4 comments:

Northland said...

I have been watching the Phoebe parents busily feeding their 4 young, who have grown out of the confines of their nest under our shop porch eaves. They are about to have to fledge or fall out of their nest. Not as dramatic as watching raptors make first flights, but with special significance to me, as it has been most of 15 years since some very evil renters at our place here had driven out the phoebes that had been at this nest site since we bought the place. Nearing success again, at last...

"I never cared for Michael Jackson", begins Katharine Wroth's "A reading from the book of Jackson" on the Grist site. The video contained there, "Earthsong" shows that he did think about saving the earth from us, though he didn't seem to bring sentiment beyond the stage.

I doubt that Bass will ever give up his hunting lifestyle. That is about all that he would probably be in agreement on with Bubba and the Wyoming Mtn boys back in the Yaak.
If you care to sell the book, let me know and I'll probably buy it if the price is right.

How is the job hunting going in Duluth? There must be some job (Food Co-Op or barrista?) that you could do there with more virtue than making jewelry at a factory?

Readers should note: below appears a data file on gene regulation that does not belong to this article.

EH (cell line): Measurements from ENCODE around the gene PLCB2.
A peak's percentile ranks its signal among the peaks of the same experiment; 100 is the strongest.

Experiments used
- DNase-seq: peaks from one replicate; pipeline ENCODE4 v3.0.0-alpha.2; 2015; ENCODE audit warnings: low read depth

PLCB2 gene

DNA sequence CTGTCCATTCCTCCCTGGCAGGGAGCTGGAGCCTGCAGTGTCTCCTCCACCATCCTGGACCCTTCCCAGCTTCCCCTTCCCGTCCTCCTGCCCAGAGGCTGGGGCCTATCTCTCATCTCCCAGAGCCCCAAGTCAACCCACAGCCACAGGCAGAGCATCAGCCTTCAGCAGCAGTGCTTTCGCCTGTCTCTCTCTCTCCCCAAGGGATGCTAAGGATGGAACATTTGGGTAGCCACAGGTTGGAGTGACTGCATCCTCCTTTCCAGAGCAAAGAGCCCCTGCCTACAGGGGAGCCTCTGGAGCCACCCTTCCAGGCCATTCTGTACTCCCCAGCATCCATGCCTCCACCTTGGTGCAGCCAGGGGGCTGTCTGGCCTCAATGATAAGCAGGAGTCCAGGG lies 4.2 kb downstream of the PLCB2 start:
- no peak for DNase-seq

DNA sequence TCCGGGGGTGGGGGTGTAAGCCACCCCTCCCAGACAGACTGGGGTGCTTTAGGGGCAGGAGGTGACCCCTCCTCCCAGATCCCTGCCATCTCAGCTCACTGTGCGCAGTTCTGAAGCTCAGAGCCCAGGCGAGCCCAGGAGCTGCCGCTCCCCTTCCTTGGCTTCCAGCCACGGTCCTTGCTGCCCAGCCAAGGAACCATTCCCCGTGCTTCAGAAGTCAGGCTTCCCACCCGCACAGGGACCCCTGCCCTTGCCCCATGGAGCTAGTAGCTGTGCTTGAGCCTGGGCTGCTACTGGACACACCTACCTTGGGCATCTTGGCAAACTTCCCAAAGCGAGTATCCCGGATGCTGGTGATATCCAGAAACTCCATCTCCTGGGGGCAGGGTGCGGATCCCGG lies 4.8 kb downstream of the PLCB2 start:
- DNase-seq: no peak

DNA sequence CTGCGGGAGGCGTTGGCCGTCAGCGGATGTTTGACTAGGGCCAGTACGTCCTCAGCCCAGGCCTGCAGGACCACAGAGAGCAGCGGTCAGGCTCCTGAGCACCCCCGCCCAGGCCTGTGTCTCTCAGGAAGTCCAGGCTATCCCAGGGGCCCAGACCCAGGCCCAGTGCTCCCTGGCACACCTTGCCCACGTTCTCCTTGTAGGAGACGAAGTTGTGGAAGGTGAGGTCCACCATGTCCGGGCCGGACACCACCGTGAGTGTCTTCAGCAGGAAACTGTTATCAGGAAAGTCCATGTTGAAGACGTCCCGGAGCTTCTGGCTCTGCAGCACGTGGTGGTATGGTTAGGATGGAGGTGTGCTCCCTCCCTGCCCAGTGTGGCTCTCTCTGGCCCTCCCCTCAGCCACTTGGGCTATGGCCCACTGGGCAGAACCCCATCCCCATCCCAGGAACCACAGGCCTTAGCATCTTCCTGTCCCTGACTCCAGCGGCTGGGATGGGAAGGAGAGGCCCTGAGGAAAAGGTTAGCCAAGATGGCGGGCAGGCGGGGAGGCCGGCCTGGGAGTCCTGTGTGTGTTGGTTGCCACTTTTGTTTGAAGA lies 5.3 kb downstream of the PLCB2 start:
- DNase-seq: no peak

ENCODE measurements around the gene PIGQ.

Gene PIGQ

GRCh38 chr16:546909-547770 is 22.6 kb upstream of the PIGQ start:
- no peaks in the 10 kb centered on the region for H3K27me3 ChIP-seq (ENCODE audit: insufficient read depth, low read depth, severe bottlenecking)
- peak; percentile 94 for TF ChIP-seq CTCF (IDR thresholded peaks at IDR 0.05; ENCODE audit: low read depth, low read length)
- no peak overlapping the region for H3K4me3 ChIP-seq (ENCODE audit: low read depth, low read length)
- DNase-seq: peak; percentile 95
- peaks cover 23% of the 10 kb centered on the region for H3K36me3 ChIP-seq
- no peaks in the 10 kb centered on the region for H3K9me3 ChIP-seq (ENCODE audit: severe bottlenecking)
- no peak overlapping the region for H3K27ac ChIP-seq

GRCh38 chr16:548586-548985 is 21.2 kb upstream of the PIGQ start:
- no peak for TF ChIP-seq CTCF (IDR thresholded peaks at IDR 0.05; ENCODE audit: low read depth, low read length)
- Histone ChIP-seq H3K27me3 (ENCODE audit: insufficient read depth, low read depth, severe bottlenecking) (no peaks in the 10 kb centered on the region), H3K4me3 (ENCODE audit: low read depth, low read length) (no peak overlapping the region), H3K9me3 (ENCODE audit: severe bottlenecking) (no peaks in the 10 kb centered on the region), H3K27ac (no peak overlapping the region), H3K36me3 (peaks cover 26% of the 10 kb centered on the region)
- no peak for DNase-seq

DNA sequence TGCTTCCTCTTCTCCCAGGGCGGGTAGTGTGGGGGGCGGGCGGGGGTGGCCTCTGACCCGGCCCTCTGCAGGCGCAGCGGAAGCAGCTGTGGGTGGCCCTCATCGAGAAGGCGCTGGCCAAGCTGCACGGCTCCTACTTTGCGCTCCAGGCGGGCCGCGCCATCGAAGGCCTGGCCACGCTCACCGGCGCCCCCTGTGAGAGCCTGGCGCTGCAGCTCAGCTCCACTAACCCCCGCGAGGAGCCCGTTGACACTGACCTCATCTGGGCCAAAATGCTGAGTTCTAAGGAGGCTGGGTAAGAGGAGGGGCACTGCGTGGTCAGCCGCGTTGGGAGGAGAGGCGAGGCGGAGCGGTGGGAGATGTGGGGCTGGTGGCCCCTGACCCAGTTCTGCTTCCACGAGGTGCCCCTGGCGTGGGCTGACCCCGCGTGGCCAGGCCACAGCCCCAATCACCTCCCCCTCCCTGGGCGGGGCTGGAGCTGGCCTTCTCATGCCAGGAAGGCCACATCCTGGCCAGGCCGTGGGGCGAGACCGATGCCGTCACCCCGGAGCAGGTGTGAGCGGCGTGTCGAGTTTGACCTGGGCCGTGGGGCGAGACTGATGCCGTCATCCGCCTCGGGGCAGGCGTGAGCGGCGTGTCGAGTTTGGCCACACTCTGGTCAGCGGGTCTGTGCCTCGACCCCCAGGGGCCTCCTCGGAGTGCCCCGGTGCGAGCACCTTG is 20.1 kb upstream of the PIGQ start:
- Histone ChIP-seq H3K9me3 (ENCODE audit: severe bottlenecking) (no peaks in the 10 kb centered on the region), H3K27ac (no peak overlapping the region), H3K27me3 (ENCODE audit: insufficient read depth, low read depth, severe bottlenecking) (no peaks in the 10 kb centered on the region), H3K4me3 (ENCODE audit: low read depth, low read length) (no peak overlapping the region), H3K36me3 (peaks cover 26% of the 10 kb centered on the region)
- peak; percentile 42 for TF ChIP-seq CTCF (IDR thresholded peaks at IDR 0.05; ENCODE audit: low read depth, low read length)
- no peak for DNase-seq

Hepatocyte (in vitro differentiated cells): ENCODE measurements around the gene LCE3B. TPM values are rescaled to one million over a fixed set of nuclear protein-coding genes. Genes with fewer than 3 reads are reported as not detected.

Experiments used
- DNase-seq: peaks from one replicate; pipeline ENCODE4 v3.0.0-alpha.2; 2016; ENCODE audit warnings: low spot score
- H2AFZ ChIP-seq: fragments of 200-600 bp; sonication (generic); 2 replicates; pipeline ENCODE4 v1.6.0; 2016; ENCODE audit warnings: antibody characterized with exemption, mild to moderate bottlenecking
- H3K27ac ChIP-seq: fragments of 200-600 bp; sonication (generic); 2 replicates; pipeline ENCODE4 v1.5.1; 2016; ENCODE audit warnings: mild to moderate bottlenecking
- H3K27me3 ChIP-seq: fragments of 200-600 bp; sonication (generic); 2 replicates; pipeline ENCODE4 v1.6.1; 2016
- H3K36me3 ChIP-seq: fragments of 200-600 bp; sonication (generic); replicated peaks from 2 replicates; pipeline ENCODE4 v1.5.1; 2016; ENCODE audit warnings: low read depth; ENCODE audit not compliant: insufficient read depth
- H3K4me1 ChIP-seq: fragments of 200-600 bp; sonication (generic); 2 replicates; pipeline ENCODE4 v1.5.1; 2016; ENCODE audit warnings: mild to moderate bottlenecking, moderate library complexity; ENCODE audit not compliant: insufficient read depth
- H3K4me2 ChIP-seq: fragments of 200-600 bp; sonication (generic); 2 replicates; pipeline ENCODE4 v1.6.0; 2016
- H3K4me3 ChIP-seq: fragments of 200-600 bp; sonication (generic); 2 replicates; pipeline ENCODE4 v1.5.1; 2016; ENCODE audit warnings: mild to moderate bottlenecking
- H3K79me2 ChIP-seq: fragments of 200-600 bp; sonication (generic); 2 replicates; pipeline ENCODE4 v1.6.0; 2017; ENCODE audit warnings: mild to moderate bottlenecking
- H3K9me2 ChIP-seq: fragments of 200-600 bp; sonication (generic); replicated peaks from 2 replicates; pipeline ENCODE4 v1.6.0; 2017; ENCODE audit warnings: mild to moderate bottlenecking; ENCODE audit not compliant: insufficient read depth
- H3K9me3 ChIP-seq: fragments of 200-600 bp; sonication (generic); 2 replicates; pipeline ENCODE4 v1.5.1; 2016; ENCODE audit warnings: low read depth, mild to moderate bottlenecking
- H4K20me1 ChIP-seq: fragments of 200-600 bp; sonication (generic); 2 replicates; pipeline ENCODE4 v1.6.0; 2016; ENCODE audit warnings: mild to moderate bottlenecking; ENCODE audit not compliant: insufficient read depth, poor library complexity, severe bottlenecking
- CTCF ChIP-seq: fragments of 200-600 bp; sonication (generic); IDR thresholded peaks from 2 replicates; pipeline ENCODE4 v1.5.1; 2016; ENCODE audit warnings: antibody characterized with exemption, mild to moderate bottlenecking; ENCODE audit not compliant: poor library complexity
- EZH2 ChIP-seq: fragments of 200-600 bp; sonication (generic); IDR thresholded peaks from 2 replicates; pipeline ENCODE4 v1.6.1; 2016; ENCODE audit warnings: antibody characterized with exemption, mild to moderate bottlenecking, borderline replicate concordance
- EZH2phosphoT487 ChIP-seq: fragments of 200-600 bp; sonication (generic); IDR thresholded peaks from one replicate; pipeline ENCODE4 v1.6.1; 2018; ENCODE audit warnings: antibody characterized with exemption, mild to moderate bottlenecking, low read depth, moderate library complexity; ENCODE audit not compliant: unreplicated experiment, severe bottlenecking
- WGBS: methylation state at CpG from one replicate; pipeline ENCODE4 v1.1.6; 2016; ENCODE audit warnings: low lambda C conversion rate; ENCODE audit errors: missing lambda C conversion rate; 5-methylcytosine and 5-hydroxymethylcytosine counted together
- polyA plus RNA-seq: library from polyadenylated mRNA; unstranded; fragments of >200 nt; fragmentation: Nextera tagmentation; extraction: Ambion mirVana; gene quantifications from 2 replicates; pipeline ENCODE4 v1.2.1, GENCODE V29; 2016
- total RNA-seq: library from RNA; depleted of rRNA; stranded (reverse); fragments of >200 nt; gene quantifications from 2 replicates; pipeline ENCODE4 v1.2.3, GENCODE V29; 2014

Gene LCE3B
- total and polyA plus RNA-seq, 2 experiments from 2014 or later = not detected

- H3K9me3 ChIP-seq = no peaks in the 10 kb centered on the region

greentangle said...

That's great about the phoebes returning. The falcons certainly do provide excitement, but I often say I'd enjoy watching a crow family just as much--it's such a rare and usually unappreciated opportunity to be able to watch animals live their lives without them being in a cage or a pet.

If there's anywhere I can accept hunting, it's as part of a remote way of life (leaving aside the question of how remote a famous author in regular contact with the rest of the world really is) but all the glorification of it turns me off.

Jackijo said...

I just read The Unit because of your description.I found it very haunting and beautiful. Thank you. The sense of love and community they had was definitely something to think about, especially compared to the isolation those without children or so called good jobs felt in the outside world. I I didn't understand the end. Was it more important to continue in the community, and die as part of it, than to again have complete freedom but perhaps isolation? I will have to think about that one.

greentangle said...

Great, Jackijo, I'm glad you enjoyed it and thanks for letting me know.

SPOILERS ahead if someone hasn't read it.

If I remember right, I thought a big part of her going back was a promise she'd made with another woman that they wouldn't disappear from each other's life by keeping it secret when one of them got notice of the final operation. I also wondered how much of a fugitive she would have been on the outside--would there have been a big effort to find her and bring her back--and if she could have found a way to support herself and child.